Karina Longworth’s “Gossip Girls”

The Daily — May 11, 2021
Alfred Hitchcock and Hedda Hopper in the 1940s

Yesterday’s announcement from NBC that the network will not broadcast the Golden Globes next year capped an intensifying series of body blows to the Hollywood Foreign Press Association, the group of around eighty-six international journalists that presents the annual awards. “To the studios, networks, and celebrities that court its favor and exploit its awards as a marketing tool, the group is at once fawned over, derided, and grudgingly tolerated,” wrote Stacy Perman and Josh Rottenberg in the Los Angeles Times story that got this snowball rolling back in late February. Since then, studios led by Netflix and Amazon have cut ties with the HFPA, Scarlett Johansson has levied accusations of sexism, Mark Ruffalo has called out the group’s “culture of secrecy and exclusion,” and Tom Cruise has returned his three Globes.

The core issue is the HFPA’s lack of diversity, but for years, it’s also been an open secret that members trade votes and favorable coverage for access to stars and studio perks. In the new season of her justifiably lauded podcast, You Must Remember This, Karina Longworth sets out to trace the lineage of this mutually beneficial system of greased wheels. “Gossip Girls” will track the lives of Louella Parsons and Hedda Hopper, widely read rival columnists who wielded tremendous power in the salad days of the industry and were, in the words of Perman and Rottenberg, “fawned over, derided, and grudgingly tolerated.”

Both Parsons and Hopper were born in the 1880s, and they became, as Longworth writes in the introduction to the season, “self-made women, single moms from middle America who shattered the glass ceiling; they were also small-minded, self-obsessed bigots who used their power to persecute outsiders, police sexuality, and ensure that the rich, powerful people who made movies lived in fear. Through stories of these women, their rivalry with one another and their incestuous relationships with the institutions and powerful men that controlled media, the movies, and even federal law enforcement, we’ll track the evolution of gossip over the course of a century.”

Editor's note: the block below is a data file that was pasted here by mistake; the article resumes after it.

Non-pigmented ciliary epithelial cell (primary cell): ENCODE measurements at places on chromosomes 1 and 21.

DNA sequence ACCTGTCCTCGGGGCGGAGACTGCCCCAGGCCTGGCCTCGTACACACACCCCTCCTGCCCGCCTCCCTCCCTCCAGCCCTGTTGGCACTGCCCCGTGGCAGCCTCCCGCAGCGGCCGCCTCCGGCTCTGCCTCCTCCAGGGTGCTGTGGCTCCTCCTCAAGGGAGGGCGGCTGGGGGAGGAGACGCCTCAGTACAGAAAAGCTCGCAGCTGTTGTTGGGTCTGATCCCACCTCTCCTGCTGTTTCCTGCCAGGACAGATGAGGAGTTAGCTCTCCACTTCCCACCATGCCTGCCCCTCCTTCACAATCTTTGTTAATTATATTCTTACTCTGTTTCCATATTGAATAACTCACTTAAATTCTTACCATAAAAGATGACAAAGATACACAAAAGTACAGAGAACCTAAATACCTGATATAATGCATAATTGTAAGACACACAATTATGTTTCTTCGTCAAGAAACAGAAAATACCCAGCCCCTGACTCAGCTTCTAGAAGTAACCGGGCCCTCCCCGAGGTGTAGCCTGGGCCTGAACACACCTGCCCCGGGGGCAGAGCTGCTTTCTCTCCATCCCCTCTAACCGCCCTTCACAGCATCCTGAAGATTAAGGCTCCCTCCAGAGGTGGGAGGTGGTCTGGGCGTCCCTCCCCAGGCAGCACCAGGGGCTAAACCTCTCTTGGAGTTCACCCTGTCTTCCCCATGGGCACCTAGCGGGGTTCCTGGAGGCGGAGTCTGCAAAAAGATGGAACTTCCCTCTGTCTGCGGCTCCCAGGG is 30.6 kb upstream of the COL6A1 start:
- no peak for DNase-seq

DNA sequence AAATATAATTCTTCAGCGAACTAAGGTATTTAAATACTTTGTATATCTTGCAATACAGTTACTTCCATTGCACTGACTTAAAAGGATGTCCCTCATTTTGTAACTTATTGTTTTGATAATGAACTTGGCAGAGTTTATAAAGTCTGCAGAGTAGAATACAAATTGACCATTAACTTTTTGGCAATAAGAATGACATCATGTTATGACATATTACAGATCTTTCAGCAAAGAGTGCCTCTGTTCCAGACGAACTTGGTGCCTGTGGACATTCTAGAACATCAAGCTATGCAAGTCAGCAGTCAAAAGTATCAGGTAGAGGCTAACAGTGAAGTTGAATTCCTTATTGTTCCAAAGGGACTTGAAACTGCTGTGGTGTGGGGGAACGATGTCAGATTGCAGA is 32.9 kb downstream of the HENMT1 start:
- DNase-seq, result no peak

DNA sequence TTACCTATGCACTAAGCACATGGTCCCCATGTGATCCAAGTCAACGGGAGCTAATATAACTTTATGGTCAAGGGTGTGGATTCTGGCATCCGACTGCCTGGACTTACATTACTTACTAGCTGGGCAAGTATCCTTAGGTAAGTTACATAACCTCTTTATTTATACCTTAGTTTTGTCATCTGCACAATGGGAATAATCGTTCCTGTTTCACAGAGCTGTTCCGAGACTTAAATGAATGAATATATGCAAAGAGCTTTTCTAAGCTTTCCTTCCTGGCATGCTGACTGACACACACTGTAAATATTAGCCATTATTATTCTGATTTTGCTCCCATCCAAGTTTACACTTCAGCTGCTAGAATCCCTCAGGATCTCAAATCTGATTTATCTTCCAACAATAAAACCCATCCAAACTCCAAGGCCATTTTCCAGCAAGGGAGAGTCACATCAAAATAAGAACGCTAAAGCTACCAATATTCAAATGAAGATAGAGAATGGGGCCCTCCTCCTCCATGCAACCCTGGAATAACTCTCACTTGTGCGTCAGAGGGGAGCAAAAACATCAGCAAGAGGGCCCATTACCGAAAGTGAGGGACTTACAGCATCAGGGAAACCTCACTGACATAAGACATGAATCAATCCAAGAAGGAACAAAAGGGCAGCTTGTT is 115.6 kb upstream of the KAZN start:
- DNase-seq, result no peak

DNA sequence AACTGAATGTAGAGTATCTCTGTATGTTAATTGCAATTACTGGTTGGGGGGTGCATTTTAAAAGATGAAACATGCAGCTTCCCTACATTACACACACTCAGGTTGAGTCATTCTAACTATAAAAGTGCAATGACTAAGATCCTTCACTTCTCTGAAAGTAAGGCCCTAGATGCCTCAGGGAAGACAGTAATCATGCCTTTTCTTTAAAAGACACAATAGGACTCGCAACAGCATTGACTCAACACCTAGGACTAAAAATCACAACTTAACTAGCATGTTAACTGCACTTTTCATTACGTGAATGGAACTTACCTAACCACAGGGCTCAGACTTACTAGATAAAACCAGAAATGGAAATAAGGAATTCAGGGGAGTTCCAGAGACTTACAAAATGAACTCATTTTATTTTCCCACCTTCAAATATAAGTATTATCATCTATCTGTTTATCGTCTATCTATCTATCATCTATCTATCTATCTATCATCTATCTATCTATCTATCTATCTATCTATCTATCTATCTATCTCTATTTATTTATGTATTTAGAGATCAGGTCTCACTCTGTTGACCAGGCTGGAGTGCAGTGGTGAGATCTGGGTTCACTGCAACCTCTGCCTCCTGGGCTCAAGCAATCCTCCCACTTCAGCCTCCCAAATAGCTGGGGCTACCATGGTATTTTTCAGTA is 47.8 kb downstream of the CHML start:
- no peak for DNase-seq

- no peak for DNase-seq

The first episode maps the territory, offering a need-to-know, bare-bones history of Los Angeles and a guide to a national media landscape dominated in the early twentieth century by dueling newspaper empires run by William Randolph Hearst and Los Angeles Times publisher Harrison Gray Otis. Longworth tells the story behind Parsons’s unabashed championing of D. W. Griffith and The Birth of a Nation (1915), and the second episode focuses on how she cemented her relationship with Hearst, a relationship that will eventually play a crucial role in the fate of Citizen Kane (1941) and, by extension, the subsequent career of Orson Welles. Next week, the spotlight shifts to Hopper, a driving force behind the Hollywood blacklist and the smear campaign against Charlie Chaplin in the early 1950s. There is going to be a lot to talk about.

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